Pnom Penh: Cambodian Prime Minister Hun Sen has become a “fully fledged military dictator” according to Human Rights Watch in a report released on Thursday investigating the extent of his personal control over the military and the police.

The new report, Cambodia’s Dirty Dozen, names the 12 military personnel who have been the “backbone” of Hun Sen’s “abusive and authoritarian political regime,” which he has led since 1985. According to the report, Hun Sen has “remained in power by creating a cadre of ruthless members of the security forces to implement his vision and orders”.

While Hun Sen while has always been notorious for his autocratic rule — his official title is princely exalted supreme great commander of gloriously victorious troops — and his use of force against anyone who defied him, his crackdown on the opposition, the media and civil society has escalated in the past year in the build up to elections in July.

“Hun Sen really has become a fully-fledged military dictator, a fact that he hopes to hide behind the figleaf of a national election in July that will be neither free nor fair,” said Phil Roberton, deputy director of Human Rights Asia.

Last year Hun Sen dissolved the opposition party, the CNRP, shut down the Cambodia Daily newspaper, Radio Free Asia and dozens of local radio stations. Journalists, opposition politicians and civil society leaders are now in jail and an atmosphere of fear and self-censorship has gripped the country.

Hun Sen was able to carry out the brutal crackdown in less than six months without any backlash, because of his control over 12 senior military and police commanders and their subordinates. Twelve different institutions, from the supreme court, to local courts and government ministries, were used to implement the crackdown.

With no legitimate opposition, Hun Sen’s victory in the elections is now seen as a foregone conclusion.

“What this report reveals is the deep military roots that characterise Hun Sen’s rule,” said Roberton. “At each step of the way in his years in power, Hun Sen has sought to centralise control over the military and police under his direct command, aided by this group of dangerous men.”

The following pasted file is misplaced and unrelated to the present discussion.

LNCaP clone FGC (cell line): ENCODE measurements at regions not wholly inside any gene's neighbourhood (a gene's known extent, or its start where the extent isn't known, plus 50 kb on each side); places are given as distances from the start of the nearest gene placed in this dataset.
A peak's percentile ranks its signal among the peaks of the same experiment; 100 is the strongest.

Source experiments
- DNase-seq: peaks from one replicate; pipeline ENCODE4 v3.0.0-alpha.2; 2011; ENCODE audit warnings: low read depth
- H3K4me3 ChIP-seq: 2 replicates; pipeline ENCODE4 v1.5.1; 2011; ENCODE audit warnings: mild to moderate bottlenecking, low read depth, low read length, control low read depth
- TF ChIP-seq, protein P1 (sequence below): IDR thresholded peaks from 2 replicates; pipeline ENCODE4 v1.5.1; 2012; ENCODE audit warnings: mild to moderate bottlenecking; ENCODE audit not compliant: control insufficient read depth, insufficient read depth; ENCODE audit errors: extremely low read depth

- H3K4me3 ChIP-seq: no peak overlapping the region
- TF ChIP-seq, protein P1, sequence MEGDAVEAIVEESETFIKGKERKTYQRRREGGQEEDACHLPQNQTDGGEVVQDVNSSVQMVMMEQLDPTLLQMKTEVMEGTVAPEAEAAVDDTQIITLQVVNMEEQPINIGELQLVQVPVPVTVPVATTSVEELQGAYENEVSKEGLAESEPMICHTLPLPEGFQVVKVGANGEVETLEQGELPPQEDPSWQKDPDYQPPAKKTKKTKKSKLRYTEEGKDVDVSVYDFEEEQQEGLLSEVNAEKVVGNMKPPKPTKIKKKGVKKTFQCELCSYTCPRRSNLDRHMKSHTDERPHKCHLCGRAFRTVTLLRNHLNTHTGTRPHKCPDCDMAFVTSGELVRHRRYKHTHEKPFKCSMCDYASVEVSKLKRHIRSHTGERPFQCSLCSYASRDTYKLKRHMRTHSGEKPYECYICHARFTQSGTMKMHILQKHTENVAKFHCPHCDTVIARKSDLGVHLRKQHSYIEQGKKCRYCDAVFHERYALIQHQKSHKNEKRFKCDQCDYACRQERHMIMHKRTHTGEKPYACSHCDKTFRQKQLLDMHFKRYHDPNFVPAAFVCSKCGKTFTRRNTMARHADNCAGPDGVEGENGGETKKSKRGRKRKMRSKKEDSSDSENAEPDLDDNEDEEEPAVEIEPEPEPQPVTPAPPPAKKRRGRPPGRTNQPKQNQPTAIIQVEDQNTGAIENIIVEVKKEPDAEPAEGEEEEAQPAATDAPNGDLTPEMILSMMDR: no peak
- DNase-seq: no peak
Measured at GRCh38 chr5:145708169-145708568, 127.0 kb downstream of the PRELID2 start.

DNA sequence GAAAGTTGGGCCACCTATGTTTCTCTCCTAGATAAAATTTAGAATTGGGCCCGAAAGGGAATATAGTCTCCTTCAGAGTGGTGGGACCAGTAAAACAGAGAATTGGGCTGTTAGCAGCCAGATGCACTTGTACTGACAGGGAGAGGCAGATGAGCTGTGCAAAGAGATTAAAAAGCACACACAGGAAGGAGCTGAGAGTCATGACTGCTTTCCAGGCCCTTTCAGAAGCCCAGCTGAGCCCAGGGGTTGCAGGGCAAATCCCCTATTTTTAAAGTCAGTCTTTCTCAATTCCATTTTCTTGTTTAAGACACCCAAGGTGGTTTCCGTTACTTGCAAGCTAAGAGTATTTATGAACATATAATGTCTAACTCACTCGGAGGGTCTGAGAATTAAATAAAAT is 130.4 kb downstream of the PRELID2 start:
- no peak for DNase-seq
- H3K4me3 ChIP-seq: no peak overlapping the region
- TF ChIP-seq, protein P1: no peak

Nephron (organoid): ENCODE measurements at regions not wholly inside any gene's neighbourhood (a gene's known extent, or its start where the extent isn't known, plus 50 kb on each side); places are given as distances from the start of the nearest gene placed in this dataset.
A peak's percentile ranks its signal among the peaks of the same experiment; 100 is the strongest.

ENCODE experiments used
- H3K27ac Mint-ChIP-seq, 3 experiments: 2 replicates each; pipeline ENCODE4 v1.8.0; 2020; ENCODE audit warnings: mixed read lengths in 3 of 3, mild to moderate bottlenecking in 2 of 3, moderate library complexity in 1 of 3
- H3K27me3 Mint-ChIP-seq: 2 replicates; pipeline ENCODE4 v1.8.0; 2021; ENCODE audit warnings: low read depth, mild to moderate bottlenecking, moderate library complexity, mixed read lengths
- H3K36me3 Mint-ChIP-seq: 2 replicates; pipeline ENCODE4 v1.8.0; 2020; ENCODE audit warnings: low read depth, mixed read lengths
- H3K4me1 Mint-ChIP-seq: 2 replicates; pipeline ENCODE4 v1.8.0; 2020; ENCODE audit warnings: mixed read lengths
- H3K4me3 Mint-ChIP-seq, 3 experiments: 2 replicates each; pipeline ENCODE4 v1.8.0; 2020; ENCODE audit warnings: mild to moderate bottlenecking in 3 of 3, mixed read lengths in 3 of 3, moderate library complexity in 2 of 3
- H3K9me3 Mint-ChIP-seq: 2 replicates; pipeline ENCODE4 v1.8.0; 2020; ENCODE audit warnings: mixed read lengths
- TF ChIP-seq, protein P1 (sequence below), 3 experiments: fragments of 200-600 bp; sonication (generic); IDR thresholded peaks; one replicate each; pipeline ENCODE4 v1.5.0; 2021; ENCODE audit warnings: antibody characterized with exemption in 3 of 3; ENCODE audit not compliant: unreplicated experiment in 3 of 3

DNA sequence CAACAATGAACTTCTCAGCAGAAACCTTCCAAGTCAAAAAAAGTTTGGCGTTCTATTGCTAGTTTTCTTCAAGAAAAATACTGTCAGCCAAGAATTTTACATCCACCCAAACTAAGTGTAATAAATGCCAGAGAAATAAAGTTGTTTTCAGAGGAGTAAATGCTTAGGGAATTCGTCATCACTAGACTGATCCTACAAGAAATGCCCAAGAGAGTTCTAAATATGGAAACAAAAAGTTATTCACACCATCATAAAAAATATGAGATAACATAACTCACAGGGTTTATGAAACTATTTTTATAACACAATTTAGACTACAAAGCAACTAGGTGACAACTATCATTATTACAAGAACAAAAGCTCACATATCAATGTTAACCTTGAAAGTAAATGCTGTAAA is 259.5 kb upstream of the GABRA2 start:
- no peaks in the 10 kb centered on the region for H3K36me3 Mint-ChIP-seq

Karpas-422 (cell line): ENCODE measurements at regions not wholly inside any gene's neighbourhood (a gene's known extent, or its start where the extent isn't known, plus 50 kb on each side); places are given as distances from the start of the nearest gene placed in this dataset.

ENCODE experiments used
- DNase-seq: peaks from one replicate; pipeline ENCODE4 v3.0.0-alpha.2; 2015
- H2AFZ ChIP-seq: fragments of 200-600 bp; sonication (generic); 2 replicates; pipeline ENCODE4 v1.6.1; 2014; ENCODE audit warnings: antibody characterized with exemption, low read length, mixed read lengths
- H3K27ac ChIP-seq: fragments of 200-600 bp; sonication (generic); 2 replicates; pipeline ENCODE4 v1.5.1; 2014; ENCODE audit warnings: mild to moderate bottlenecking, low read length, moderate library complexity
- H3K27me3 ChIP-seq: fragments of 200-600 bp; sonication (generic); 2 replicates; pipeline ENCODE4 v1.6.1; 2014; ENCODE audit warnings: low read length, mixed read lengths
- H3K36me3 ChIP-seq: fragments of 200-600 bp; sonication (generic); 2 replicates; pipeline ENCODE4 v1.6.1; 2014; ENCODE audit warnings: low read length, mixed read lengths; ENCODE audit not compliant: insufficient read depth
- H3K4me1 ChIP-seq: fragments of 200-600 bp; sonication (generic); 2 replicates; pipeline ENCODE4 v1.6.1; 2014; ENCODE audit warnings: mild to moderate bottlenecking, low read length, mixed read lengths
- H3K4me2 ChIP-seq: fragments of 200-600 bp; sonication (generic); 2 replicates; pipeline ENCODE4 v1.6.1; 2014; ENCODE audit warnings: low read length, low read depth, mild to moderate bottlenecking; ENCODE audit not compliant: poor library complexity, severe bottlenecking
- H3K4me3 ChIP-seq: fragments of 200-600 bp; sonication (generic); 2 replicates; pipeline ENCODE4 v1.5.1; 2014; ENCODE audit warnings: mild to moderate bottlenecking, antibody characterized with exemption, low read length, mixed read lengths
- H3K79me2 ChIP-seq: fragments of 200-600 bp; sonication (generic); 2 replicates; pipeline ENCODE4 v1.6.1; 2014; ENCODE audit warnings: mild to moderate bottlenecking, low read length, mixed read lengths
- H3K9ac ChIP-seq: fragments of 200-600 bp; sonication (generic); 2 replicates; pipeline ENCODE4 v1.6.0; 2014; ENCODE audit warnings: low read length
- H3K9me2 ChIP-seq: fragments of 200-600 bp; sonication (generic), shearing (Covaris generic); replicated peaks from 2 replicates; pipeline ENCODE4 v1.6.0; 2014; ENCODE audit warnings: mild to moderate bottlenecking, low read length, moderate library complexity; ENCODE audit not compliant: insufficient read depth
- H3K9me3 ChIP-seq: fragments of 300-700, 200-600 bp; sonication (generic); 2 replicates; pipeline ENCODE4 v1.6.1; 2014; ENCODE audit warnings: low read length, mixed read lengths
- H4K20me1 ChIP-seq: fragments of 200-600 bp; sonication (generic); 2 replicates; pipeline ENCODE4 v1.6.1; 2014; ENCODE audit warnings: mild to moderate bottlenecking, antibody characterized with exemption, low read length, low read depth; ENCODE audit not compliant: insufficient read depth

Many of this group of 12 — which includes General Pol Saroeun, supreme commander of the royal Cambodian armed forces and General Neth Savoeun, supreme commander of the Cambodian national police — served in the Khmer Rouge military with Hun Sen, the Communist regime which saw the execution, starvation, and disease of an estimated 1.2 to 2.8 million Cambodians (between 13 and 30 per cent of the population) between 1975 and 1979.

The Human Rights Watch report lays out how most of these men have been “implicated in the use of unnecessary, excessive, and sometimes lethal force against protesters” and have been involved in “non-political abuses against the ordinary population, such as land-takings, murder, torture, and arbitrary detention.”

The complete absence of separation between military and politics is seen in the fact that hundreds of police and military now sit on the central committee of Hun Sen’s party, and that Hun Sen’s bodyguard unit — a military force personally under his control and out of the usual chain of command — went from having around 60 people in it in the mid-1990s, to having around 23,000 soldiers by 2015, according to Lee Morgenbesser, an expert on authoritarian regimes in Southeast Asia.

Hun Sen’s crackdown, carried out when he feared the opposition was gaining too much popularity in the lead up to the election, was made possible by broader international circumstance.

China is investing billions into Cambodia as part of its belt and road initiative, and is willing to back Hun Sen’s authoritarian; they have already declared that the election in July will be “free and fair”.

The Trump administration in the US are also no longer holding the regimes in Cambodia and Vietnam to account over human rights abuses, as happened under President Obama.

“To put it simply, this American administration don’t care about human rights and democracy in Southeast Asia and that gave a pretext for Hun Sen’s crackdown,” said Morgenbesser. “The game has changed now. He almost doesn’t need to feign legitimacy to the US administration anymore about this election being ‘democratic’ — no one there is paying attention anymore.”